`WALTER ISAACSON, STEVE JOBS (2011) .........
`
`33
`
`8
`
`6
`
`38
`
`5
`
`5
`
`6
`9
`
`
`
`
`
`

`
`INTRODUCTION
`This Court has decided many utility-patent cases in
`recent Terms, but has not reviewed a design-patent
`case in more than 120 years. Late nineteenth-century
`cases considered design patents on such products
`as a spoon handle, Gorham Co. v. White, 81 U.S. 511
`(1871), a carpet, Dobson v. Dornan, 118 U.S. 10 (1886),
`a saddle, Smith v. Whitman Saddle Co., 148 U.S. 674
`(1893), and a rug, Dunlap v. Schofield, 152 U.S. 244
`(1894). This case, by contrast, involves three design
`patents covering partial features of smartphones—
`complex products that contain hundreds of thousands
`of features that have nothing to do with a phone’s de-
`sign.
`With the recent explosion of design patents in
`complex products like smartphones, the time is ripe
`for this Court to again take up the issue. A patented
`design might be the essential feature of a spoon or rug.
`But the same is not true of smartphones, which
`contain countless other features that give them
`remarkable functionality wholly unrelated to their
`design. By combining a cellphone and a computer, a
`smartphone is a miniature internet browser, digital
`camera, video recorder, GPS navigator, music player,
`game station, word processor, movie player and much
`more.
`The three design patents at issue here cover only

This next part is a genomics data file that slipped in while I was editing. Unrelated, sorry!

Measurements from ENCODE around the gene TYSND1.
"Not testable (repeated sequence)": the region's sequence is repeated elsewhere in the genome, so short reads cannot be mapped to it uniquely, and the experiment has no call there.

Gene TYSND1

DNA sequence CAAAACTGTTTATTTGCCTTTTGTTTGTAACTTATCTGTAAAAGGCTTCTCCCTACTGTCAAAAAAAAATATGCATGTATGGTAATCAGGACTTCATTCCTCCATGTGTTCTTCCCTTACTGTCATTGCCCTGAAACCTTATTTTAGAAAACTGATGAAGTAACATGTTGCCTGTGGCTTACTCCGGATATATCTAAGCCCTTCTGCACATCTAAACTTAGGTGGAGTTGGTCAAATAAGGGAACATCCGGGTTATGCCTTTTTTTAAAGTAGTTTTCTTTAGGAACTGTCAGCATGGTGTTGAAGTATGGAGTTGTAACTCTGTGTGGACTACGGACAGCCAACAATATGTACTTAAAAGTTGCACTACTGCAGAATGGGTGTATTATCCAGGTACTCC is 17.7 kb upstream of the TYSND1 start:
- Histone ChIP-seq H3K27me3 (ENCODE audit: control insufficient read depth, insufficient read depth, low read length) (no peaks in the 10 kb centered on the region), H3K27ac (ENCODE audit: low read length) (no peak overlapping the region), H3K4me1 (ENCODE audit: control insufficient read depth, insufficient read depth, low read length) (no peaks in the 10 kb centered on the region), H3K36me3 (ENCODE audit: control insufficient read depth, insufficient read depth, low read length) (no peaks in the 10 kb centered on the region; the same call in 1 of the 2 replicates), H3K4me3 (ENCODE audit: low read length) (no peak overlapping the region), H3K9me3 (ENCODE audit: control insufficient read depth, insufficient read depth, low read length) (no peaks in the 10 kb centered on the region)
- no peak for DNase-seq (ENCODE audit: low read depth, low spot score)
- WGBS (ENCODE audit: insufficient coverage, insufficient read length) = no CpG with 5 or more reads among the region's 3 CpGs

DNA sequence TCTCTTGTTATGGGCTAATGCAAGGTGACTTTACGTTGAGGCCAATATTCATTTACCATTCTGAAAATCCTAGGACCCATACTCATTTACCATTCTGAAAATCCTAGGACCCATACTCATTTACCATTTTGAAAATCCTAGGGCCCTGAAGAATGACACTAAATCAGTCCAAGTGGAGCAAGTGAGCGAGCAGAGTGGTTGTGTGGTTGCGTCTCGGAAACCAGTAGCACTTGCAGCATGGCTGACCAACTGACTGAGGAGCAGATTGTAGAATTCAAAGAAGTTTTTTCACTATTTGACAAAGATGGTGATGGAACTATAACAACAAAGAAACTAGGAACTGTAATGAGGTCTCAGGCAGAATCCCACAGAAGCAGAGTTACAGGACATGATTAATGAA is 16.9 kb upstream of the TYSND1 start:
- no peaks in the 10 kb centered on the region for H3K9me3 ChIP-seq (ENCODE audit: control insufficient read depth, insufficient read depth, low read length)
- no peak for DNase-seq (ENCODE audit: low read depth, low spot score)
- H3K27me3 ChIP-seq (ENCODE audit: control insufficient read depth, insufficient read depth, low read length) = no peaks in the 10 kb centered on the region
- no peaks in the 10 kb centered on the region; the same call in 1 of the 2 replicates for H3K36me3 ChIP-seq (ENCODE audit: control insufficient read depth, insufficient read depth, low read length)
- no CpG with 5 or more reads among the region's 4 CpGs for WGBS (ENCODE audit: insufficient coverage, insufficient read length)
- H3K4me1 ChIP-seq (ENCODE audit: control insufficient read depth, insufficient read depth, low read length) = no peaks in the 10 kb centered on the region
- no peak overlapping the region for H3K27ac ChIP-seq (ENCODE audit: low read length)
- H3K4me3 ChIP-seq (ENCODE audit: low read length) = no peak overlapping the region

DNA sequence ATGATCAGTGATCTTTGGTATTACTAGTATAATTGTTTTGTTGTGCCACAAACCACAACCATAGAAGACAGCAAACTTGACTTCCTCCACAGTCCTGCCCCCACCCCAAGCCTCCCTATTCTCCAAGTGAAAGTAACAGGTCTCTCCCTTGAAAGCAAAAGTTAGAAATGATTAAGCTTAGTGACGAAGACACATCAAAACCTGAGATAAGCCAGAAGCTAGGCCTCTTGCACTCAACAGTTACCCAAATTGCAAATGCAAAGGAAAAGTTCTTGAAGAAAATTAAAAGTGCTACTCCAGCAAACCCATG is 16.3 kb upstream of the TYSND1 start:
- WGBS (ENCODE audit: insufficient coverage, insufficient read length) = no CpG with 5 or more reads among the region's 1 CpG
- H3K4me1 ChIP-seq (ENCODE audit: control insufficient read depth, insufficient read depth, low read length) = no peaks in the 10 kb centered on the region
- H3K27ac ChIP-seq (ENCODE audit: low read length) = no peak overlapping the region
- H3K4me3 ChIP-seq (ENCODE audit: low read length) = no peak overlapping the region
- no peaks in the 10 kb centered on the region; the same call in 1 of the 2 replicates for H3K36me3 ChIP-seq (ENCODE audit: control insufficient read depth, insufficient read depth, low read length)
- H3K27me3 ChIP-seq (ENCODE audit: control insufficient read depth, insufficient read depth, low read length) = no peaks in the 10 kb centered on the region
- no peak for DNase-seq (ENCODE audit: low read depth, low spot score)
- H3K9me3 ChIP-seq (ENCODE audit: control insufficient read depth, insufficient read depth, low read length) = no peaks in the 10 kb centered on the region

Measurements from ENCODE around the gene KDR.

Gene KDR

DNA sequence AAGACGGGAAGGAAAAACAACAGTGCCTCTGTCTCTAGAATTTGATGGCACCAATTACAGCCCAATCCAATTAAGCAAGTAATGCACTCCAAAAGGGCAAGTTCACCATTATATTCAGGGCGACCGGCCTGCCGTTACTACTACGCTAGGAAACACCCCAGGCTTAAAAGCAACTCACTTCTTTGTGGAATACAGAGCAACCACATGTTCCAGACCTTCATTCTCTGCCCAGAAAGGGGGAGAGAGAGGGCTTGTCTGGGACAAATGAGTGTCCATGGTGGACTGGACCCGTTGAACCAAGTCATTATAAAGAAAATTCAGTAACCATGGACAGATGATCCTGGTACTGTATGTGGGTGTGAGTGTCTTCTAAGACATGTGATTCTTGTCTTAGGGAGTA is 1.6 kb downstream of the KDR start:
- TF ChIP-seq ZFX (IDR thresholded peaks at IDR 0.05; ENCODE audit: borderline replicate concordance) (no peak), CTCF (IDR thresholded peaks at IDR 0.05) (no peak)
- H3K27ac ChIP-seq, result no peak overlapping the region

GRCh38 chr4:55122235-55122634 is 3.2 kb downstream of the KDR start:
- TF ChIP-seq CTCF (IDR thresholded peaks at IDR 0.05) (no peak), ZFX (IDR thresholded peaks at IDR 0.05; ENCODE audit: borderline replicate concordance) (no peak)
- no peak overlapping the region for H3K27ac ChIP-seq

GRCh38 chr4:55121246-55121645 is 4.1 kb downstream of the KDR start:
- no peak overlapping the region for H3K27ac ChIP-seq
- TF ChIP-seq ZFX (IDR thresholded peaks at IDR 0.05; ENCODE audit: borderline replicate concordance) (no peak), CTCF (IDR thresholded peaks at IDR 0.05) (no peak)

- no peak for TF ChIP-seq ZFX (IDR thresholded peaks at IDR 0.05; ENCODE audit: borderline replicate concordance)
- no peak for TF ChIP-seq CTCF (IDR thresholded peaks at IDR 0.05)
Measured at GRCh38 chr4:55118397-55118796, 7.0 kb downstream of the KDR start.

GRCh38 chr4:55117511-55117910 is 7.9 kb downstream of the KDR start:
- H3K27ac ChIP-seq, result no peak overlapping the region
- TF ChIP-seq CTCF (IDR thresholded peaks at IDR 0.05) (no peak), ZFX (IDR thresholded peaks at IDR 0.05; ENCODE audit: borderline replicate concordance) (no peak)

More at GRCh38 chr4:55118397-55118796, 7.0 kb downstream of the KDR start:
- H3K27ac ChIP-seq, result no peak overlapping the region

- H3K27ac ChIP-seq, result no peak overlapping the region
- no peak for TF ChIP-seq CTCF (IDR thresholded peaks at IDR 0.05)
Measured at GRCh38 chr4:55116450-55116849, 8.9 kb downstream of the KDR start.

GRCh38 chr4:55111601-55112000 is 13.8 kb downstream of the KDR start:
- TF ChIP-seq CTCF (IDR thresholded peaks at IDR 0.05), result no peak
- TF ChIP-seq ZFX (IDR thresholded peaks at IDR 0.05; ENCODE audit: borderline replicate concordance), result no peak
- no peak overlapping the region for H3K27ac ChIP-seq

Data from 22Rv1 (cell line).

`specific, limited portions of a smartphone’s design: a
`particular black rectangular round-cornered front
`face, a substantially similar rectangular round-cor-
`nered front face plus the surrounding rim or “bezel,”
`and a particular colorful grid of sixteen icons. Each of
`these patents contains
`indisputably unprotected
`elements within its overall claimed “ornamental”
`design. Some of those elements are not protected as
`
`

`
`2
`“ornamental” because they are conceptual: No one
`may own rectangles, round corners, the color black or
`the concept of a grid of icons. And some of those
`elements are not protected as “ornamental” because
`they are functional: Rectangular shapes and flat
`screens allow a user to view documents and media.
`Round corners make phones easier to slip into a pocket
`or purse. A bezel prevents the glass screen from
`shattering if a phone is dropped. Icons on a screen